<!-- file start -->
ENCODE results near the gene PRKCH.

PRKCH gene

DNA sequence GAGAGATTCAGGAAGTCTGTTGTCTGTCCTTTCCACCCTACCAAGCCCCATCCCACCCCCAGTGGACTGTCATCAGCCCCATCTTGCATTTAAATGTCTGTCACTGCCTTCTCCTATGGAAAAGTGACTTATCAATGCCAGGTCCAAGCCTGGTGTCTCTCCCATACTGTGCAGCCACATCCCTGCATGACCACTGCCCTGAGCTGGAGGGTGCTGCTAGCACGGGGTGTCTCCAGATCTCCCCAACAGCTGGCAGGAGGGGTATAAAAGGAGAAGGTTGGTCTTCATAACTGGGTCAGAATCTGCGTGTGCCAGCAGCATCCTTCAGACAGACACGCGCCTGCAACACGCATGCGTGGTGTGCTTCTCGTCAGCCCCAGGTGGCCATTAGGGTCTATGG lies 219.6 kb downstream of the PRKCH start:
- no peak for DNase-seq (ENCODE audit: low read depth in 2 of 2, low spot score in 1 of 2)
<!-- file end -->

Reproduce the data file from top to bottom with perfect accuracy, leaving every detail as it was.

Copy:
ENCODE results near the gene PRKCH.

PRKCH gene

DNA sequence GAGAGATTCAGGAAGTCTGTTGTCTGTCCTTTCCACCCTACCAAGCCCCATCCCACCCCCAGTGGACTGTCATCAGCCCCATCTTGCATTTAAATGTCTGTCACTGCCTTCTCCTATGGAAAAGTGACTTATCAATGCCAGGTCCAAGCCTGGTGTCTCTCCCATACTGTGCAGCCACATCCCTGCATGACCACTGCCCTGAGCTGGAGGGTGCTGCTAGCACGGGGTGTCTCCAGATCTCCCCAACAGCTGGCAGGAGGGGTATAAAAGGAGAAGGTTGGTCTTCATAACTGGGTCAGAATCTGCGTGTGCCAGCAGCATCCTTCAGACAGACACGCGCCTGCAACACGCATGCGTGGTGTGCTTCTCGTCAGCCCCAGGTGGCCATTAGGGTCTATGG lies 219.6 kb downstream of the PRKCH start:
- no peak for DNase-seq (ENCODE audit: low read depth in 2 of 2, low spot score in 1 of 2)